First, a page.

18. 18. Roaming To move from a cell controlled by one MSC area to a cell connected to another MSC. Beacon signals and the use of HLR-VLR allow the MS to roam anywhere provided we have the same service provider, using that particular frequency band. 228
  19. 19. RoamingHome Visiting Home VisitingMSC MSC MSC MSCBS1 MS BS2 BS1 MS BS2 229
  20. 20. Handoff Scenarios with Different Degree of Mobility PSTN MSC1 MSC2 MSC3 MSC4MS a b c d e Paging Area 1 Paging Area 2 230
  21. 21. Possible Handoff Situations Assume MSC1 to be the home of the MS for registration, billing, authentication, etc. When handoff is from position “a” to “b”, the routing can be done by MSC1 itself. When handoff is from position “b” to “c” , then bi-directional pointers are set up to link the HLR of MSC1 to VLR of MSC2. When handoff occurs at “d” or “e”, routing of information using HLR-VLR may not be adequate (“e” is in a different paging area). Concept of Backbone network. 231
  22. 22. Information Transmission Path when MS Hands Off from “b” to “c”Information to MSC1 MSC2MS being sent HLR VLR Initial path of information Connection Path transfer after handoff MS a b c 232
  23. 23. Illustration of MSC Connections to Backbone Network and Routing/Rerouting From rest of the backbone Router R1 (a,b,c,d,e) MSC R12 R2 R7 (a,b,c,d) R10 R5 R3 (d) R8 R4 R6 R11 R13(a,b) R9 (c) (e)MSC 1 MSC 2 MSC 3(a,b) (c) (d) MSC 4 Paging area 1 (PA1) (e) Paging area 2 (PA2) 233
  24. 24. Backbone Network Routing done according to the topology and connectivity of the backbone network. The dotted lines show the possible paths for a call headed for different MS locations. One option is to find a router along the original path, from where a new path needs to start to reach the MSC along the shortest path. 234
  25. 25. Home Agents (HA), Foreign Agents (FA) and Mobile IP Two important software modules are associated with routers, home agent (HA) and foreign agent (FA). MS is registered with a router, mostly a router closest to the home MSC can be used to maintain its HA. A router other than closest one could also serve as an HA. Once a MS moves from the home network, a software module in the new network FA assists MS by forwarding packets for the MS. This functionality is somewhat similar to HLR-VLR. 235
  26. 26. Home MSC and Home Agent (HA) for the Previous Network Home MSC MSC1 MSC2 MSC3 MSC4 Selected router for R3 R4 R6 R9maintaining its home agent 236
  27. 27. Call Establishment using HA-FA Whenever a MS moves to a new network, it still retains its initial HA. The MS detects the FA of the new network, by sensing the periodic beacon signals which FA transmits. MS can also itself send agent solicitation messages to which FA responds. When FA detects a new MS, it allocates a CoA (care of address) to the MS, using dynamic host configuration protocol (DHCP). Once MS receives CoA, it registers its CoA with its HA and the time limit binding for its validity. Such registration is initiated either directly by MS to the HA of the home router or indirectly through FA. 237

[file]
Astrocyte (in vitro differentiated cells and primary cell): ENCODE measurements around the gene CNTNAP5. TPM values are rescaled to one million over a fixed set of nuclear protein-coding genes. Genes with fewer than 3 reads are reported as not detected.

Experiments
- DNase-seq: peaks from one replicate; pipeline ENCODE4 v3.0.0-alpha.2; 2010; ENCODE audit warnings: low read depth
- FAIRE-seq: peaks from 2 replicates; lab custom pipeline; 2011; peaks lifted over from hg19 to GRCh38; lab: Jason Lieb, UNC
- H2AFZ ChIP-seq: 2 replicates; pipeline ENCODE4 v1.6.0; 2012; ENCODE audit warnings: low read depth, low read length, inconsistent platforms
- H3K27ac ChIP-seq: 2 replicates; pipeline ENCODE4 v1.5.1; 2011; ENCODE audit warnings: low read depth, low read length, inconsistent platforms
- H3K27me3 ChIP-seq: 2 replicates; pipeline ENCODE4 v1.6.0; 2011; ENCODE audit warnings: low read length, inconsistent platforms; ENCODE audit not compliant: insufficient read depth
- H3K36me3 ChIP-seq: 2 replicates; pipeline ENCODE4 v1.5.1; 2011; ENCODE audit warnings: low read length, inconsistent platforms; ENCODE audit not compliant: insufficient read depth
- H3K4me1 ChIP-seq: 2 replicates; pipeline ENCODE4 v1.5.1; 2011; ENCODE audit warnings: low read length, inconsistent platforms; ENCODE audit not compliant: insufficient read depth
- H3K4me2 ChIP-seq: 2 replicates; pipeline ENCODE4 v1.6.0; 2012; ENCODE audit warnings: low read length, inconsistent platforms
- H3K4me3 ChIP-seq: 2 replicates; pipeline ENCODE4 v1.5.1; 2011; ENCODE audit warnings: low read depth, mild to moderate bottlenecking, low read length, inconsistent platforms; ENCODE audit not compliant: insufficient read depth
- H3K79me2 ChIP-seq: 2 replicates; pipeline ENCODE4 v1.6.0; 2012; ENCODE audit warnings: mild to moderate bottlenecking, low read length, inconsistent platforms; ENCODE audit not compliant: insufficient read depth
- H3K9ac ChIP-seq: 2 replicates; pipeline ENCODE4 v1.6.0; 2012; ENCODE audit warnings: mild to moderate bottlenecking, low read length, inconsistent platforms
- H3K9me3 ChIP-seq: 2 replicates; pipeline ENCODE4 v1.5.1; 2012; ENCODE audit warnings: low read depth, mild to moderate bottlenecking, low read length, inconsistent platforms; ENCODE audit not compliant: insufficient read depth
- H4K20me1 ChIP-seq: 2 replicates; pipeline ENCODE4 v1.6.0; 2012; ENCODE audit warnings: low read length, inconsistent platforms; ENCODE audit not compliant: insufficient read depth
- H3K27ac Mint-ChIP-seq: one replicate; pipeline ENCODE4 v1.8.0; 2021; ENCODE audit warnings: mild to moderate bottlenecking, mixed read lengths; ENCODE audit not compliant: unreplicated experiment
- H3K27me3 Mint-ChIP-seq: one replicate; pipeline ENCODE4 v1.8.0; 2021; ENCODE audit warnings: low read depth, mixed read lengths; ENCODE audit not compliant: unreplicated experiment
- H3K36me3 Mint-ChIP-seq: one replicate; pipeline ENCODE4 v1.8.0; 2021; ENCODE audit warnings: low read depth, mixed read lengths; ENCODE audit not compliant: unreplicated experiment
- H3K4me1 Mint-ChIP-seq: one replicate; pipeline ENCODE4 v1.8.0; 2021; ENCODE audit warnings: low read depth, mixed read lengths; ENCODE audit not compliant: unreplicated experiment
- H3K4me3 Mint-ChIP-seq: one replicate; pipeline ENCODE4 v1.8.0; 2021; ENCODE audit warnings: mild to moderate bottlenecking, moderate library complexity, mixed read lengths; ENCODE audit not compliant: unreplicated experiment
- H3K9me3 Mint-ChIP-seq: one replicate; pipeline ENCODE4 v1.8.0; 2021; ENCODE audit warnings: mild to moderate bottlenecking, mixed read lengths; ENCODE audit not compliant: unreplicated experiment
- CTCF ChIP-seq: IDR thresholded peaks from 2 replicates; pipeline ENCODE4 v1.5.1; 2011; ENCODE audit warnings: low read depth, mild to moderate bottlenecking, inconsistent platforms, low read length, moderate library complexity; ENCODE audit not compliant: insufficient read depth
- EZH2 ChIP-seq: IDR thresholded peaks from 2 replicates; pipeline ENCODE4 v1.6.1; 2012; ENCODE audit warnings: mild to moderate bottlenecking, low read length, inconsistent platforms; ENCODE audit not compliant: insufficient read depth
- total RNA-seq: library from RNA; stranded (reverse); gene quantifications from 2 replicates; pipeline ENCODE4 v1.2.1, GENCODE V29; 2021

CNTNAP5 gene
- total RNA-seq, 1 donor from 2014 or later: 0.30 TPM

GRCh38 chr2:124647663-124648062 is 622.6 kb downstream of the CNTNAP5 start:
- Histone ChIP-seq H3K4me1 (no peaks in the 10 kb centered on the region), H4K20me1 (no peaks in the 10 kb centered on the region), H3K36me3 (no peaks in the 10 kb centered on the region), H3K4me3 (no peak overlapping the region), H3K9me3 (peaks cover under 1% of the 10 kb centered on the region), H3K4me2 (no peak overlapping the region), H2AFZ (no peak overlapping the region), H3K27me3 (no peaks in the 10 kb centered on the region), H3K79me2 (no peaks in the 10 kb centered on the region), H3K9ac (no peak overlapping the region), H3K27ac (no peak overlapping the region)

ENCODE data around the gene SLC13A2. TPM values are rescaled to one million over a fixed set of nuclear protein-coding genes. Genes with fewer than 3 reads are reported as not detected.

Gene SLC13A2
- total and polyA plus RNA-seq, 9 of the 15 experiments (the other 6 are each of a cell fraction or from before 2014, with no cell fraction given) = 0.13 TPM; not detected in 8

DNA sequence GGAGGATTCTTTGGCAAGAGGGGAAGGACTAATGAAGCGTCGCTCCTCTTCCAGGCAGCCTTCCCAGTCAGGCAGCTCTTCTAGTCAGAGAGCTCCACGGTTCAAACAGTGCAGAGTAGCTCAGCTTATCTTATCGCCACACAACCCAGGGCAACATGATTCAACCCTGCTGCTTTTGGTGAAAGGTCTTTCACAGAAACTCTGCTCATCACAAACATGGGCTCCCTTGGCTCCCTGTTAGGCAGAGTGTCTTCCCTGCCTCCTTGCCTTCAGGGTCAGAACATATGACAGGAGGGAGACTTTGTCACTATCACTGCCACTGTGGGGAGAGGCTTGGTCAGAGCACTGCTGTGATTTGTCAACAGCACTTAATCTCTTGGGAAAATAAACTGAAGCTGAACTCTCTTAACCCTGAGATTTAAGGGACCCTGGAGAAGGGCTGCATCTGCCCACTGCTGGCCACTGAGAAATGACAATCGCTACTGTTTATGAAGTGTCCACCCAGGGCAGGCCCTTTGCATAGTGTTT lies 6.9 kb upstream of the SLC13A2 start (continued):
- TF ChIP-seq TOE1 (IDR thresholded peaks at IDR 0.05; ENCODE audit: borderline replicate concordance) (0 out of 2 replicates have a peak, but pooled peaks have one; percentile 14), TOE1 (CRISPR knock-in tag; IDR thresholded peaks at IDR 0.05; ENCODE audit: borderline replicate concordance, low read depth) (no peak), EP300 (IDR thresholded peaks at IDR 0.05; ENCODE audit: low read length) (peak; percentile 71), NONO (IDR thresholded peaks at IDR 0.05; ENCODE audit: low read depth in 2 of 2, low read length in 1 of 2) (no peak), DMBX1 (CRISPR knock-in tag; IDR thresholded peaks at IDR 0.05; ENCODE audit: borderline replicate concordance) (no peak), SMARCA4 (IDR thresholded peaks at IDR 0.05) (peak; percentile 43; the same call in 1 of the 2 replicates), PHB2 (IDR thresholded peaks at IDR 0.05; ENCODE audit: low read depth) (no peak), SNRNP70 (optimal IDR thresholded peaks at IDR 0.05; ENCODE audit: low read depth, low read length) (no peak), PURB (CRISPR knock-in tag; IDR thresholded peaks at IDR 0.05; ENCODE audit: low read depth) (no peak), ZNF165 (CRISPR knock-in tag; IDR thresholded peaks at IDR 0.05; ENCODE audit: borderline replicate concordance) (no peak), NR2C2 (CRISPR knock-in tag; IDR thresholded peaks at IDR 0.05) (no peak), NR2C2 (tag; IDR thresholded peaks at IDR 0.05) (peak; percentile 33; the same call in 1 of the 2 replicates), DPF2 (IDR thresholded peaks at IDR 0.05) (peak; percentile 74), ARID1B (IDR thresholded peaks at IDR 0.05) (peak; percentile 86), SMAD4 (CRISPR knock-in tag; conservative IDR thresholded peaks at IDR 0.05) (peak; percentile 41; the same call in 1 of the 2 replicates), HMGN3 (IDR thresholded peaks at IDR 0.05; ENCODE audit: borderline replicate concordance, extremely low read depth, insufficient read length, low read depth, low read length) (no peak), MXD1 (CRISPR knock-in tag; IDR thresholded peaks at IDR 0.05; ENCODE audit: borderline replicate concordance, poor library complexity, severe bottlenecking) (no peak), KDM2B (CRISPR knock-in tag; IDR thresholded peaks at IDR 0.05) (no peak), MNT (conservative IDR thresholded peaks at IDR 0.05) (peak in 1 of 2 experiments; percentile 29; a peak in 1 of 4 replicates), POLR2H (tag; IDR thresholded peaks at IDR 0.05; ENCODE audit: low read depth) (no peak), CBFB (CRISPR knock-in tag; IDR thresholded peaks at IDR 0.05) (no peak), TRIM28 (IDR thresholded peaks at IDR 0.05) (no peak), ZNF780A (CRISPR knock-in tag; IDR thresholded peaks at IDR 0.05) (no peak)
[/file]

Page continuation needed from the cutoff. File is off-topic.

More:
28. 28. Call Establishment (Cont’d) HA confirms its binding through a reply to the MS. A message sent from an arbitrary source to the MS at the home address is received by the HA. Binding is checked, the CoA of the MS is encapsulated in the packet and forwarded to the network. If CoA of the FA is used, then packet reaches FA, it decapsulates the packet and passes to MS at the link layer. In an internet environment, it is called Mobile IP. After binding time, if MS still wants to have packets forwarded through HA, it needs to renew its registration. When MS returns to its home network, it intimates its HA. 238
  29. 29. Registration Process Between FA, MS, and HA When the MS Moves to a Paging areaHA MS FA 1 Beacon Signal (Any one new) 1’ I am new here 1” OK, send information 2 Here is my HA and binding infomation. 3 CoA or C-CoA created 4 Here is CoA or co-located CoA (C-CoA) for this MS 4’ Same as step 4 4” Same as step 4 Acknowledge Registration + binding 239
  30. 30. Routing in Backbone Routers How FA finds HA of the MS ? One approach is to have a global table at each router of each MSC so that the route from FA to HA for that MS can be determined. Disadvantages: Information too large, one network might not like to give out information about all its routers to any external network (only gateways information is provided). Use of Distributed Routing Scheme. 240
  31. 31. Illustration of Paging Areas (PAs) and Backbone Router Interconnect Network 1 Router W PA1 PA2 Router X Router Y MS moves PA3 PA4 Router Z PA5 Network 2 241
  32. 32. Distributed Routing Table and Location PAsTable at router Table at router Table at router Table at router W X Y ZRoute Next Route Next Route Next Route Nextto PA hop to PA hop to PA hop to PA hop 1 X 1 - 1 X 1 Y 2 X 2 - 2 X 2 Y 3 X 3 Y 3 Z 3 - 4 X 4 Y 4 Z 4 - 5 X 5 Y 5 Z 5 - 242